1. This is an appeal from an order of the Subordinate Judge of Hoogly, dated the 10th March 1916. The order is an order of remand made in a suit brought by the plaintiff to establish her right of way over certain plots of land belonging to the defendant Srimati Baseemati Debi, the appellant before us. In the trial cases the suit was treated by the learned Munsif and by the parties as a suit to establish an easement over the land in the nature of a right of way acquired by prescription under the provisions of Section 26 of the Indian Limitation Act or in the nature of a. right of way of necessity. In the Trial Court the plaintiff failed and the suit was dismissed. When the case came before the Court below, the learned Subordinate Judge concurred with the Munsif in holding that on the evidence on the record the plaintiff had failed to prove that she was entitled to a right of way either on the basis of prescription or on the basis of necessity. Looking at the pleadings and the issues I should have thought that when he came to that conclusion, the learned Subordinate Judge would have at once dismissed the appeal and confirmed the decree of the Munsif. Instead of doing this, however, he went on to discuss other questions which do not appear to have occurred to the parties on their legal advisers or to the Court at the trial. He suggested that even if there was no easement made out under the provisions of Section 26 or even if the claim in so far as it was dependent on that section was barred by limitation, not having been brought within two years of the time when the right of way was obstructed, nevertheless the plaintiff might have some title founded either on custom or grant or some right to use this way as a village road or even as a public road. If the plaint be read as a whole with reference to the statement of facts to be found there, it is quite clear that the plaintiff based her case either on Section 25 or on necessity and on no other ground. The Subordinate Judge refers to paragraph 7 of the plaint, which asserts generally that the plaintiff has acquired an indefeasible right of user to pass and re pass over the plots in dispute and that no one has a right to prevent her by putting up fences or in any other manner. That assertion, however, is merely a summary of the claim as it is put forward in the preceding paragraphs of the plaint. It is quite clear, as I have said, from the preceding paragraphs that the plaintiff's claim is founded either on prescription under the act or on necessity. The learned Judge further refers to issue No. 5 as that issue was framed by the Munsif. The issue runs as follows : Has the plaintiff a right of easement of way or of necessity over the disputed land.' It may be that reading the issue apart from the pleadings and apart from the allegations of facts on which the plaintiff founded her claim, it would be wide enough to cover questions of grant or custom or dedication. But it is an elementary rule that the determination of causes depends on the allegations and the proof. In one part of his judgment dealing with issue No. 5 the learned Munsif says: On the whole, the plaintiff's witnesses speak about the public user of the pathway which is not the plaintiff's case.' It is plain that the path was not claimed by the plaintiff as a village path or as a public path and the learned Subordinate Judge was not entitled to raise new points involving fresh evidence in appeal and to remand the case for the trial of questions which had never occurred to the parties previously.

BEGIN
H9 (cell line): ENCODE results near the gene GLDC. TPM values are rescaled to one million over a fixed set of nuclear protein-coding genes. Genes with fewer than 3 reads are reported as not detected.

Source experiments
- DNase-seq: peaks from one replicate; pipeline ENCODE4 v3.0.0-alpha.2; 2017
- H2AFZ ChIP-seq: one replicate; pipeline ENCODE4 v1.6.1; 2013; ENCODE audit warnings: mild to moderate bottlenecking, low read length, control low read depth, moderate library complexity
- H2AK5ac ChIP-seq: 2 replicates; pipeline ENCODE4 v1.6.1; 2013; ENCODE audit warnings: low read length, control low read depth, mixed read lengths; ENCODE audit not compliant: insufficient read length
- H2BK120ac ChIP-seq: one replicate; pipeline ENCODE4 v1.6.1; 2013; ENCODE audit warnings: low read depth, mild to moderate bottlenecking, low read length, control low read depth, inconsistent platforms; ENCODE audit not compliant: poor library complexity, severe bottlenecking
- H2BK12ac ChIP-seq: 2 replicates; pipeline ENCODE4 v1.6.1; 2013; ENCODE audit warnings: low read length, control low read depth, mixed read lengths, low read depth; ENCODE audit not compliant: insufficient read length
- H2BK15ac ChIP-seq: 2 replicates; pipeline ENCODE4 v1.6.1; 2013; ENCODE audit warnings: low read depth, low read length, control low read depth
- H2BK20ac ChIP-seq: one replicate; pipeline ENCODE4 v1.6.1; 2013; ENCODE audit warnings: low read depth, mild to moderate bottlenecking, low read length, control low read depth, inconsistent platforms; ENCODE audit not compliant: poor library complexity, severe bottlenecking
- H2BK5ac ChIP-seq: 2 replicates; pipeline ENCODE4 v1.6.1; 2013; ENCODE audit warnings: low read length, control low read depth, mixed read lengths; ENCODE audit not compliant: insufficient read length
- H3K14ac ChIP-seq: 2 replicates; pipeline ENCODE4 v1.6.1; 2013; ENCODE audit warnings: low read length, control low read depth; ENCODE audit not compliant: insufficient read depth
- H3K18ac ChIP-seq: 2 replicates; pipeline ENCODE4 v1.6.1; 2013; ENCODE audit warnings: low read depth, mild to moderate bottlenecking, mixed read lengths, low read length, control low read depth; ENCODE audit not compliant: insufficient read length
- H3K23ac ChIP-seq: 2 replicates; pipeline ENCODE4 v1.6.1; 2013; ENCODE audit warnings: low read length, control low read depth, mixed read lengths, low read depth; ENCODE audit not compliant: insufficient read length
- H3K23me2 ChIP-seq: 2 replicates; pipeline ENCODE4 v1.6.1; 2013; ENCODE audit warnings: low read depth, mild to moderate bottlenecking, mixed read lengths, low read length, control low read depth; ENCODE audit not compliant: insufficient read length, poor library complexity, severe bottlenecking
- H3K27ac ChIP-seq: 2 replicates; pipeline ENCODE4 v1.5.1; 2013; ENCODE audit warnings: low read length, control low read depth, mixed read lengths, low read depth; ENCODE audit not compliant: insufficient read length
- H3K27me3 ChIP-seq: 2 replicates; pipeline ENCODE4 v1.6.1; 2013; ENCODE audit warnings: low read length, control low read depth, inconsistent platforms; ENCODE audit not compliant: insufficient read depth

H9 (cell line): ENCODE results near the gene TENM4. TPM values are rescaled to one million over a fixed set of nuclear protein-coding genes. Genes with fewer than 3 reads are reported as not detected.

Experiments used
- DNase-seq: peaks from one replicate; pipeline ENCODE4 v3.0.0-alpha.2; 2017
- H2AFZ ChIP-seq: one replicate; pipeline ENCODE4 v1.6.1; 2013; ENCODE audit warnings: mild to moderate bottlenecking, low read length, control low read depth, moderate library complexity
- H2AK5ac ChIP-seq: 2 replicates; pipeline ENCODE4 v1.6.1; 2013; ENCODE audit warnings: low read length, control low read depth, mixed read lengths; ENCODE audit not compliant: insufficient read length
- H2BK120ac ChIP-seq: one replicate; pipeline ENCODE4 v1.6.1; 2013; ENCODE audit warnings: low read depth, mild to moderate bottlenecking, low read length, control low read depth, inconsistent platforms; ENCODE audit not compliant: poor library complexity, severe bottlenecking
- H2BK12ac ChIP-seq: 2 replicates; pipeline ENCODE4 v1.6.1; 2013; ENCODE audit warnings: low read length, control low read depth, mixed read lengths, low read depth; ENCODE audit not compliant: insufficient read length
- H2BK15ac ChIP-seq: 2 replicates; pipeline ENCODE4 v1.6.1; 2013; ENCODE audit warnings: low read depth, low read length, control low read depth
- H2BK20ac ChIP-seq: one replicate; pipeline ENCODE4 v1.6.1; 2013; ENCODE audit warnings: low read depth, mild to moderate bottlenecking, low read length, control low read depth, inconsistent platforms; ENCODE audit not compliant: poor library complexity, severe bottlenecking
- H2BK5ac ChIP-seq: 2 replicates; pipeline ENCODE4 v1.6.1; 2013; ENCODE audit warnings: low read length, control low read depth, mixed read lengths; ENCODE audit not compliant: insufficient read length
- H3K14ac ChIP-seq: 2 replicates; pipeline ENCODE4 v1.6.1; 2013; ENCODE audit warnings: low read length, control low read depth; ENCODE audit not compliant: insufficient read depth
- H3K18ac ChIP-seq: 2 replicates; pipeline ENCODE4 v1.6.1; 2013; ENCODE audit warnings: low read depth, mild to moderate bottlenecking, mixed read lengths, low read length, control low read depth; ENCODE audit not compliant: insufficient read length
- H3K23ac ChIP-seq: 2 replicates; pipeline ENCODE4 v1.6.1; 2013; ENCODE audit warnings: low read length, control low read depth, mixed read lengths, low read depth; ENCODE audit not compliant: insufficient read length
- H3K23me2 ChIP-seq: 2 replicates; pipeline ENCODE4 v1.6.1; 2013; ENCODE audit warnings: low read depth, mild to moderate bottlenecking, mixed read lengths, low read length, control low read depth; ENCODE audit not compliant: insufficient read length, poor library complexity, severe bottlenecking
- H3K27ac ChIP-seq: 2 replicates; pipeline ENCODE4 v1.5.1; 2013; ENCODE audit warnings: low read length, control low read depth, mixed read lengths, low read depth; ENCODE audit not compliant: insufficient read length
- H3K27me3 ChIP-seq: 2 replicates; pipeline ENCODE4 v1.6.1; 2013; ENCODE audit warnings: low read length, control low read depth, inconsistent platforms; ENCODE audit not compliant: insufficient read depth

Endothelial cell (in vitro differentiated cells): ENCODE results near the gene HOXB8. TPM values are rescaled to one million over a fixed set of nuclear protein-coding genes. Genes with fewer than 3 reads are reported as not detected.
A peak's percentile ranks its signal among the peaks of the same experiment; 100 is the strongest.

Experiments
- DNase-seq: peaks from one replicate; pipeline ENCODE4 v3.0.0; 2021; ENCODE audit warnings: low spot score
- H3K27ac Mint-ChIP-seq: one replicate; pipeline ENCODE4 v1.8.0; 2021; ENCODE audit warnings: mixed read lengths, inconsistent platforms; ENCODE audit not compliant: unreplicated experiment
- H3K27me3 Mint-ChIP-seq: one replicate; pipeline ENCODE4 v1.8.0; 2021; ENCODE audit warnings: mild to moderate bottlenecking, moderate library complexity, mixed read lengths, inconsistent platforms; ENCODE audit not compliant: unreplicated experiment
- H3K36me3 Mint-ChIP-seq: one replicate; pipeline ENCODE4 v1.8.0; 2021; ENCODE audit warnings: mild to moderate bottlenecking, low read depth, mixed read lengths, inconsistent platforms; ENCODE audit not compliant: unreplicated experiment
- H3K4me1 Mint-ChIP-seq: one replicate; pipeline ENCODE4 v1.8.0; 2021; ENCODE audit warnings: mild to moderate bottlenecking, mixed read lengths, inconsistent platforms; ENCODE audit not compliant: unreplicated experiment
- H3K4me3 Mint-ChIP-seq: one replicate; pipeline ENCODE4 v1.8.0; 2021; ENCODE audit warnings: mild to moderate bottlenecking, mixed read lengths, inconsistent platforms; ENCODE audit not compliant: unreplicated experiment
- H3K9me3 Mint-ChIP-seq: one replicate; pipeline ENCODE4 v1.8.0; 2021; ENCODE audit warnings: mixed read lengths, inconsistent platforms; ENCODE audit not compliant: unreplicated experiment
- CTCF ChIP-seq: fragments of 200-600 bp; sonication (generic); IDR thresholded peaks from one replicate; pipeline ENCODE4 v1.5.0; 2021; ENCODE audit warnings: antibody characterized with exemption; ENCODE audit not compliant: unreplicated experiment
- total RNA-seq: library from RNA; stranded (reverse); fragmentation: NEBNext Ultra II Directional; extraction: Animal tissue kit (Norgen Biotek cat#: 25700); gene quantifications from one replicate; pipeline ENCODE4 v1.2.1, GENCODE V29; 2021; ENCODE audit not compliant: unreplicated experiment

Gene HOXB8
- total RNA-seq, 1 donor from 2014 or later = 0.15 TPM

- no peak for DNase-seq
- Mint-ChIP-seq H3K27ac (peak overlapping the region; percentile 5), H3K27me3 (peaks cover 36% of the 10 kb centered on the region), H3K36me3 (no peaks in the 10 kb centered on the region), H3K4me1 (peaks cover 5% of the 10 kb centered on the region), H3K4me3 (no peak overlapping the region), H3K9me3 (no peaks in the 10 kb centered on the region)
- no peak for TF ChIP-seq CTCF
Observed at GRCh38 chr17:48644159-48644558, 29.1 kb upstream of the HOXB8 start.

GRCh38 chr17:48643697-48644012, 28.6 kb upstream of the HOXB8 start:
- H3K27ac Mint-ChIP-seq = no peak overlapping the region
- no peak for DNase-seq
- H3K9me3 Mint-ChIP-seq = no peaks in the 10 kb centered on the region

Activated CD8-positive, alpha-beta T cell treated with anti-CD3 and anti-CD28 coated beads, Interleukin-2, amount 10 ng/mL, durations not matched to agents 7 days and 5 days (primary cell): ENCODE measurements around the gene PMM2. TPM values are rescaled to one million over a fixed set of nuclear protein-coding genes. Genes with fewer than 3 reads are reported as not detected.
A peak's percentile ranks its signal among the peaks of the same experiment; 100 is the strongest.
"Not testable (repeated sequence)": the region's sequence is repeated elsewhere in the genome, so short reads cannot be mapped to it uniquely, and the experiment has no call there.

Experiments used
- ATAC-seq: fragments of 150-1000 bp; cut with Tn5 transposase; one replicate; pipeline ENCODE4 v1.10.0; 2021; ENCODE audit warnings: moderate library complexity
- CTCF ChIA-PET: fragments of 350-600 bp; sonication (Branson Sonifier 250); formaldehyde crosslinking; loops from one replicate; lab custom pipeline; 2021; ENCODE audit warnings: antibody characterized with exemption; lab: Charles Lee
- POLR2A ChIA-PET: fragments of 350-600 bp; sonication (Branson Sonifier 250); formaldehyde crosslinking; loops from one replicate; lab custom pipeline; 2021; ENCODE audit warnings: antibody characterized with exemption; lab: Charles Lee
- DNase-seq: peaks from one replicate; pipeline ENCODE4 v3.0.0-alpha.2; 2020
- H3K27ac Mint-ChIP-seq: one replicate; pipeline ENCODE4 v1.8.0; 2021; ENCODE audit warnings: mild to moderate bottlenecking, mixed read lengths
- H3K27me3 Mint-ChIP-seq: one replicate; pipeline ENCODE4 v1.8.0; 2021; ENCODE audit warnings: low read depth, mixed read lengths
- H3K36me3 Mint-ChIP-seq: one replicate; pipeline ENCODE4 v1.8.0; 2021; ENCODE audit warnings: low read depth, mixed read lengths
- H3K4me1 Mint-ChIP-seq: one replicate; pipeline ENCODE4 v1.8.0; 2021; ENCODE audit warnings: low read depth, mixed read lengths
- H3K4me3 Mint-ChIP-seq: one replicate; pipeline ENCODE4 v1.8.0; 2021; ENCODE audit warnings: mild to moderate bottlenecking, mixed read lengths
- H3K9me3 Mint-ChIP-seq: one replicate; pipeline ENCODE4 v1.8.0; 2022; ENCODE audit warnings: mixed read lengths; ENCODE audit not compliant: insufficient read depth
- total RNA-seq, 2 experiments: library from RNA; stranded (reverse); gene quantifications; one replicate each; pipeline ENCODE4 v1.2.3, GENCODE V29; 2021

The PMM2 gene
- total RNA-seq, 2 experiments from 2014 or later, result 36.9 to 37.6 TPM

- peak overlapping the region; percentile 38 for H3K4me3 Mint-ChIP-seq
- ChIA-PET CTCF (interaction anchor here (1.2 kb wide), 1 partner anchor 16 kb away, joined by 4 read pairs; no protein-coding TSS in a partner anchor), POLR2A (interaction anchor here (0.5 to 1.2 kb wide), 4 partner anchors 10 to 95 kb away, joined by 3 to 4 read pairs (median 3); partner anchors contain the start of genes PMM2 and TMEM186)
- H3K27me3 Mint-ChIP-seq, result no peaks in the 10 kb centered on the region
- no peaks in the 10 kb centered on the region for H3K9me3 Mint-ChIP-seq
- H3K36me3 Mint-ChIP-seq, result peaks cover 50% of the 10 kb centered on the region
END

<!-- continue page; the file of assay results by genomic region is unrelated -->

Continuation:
2. It has been suggested by the learned Pleader who has appeared for the respondent that this order of remand made by the learned Subordinate Judge was not an order under Rule 23 of Order XLI from which an appeal would lie, but under Rule 25 of the same Order from which no appeal would lie. In form, however, the order is an order under Rule 23. The suit has been remitted to the Trial Court to be re-heard not only on the evidence already recorded but on such further evidence as the parties may desire to adduce. It may be that regard being had to the terms of Rule 23, this is not a case in which it was, strictly speaking, open to the learned Subordinate Judge to make an order under that rule. But whether the order was regularly made or irregularly made it appears to me to be in form and substance an order under that rule. That being so, the order must be treated as an order under Rule 23 from which an appeal lies. On this point I am unable to accept the contention of the learned Pleader for the respondent.
3. The result is that, in my opinion, the order of remand must be set aside and the suit remitted to the Court of the Subordinate Judge in order that the appeal to that Court may be finally disposed of with reference to the observation I have made. In setting aside that part of the judgment of the Subordinate Judge which remands the suit we leave untouched his findings on the. rest of the case. It may, therefore, be unnecessary in that Court to do more than to make a decree but, as I have said, it will be for the Subordinate Judge to dispose of the appeal. The appellant is entitled to the costs of this appeal. We assess the hearing-fee at three gold mohurs.
4. I agree.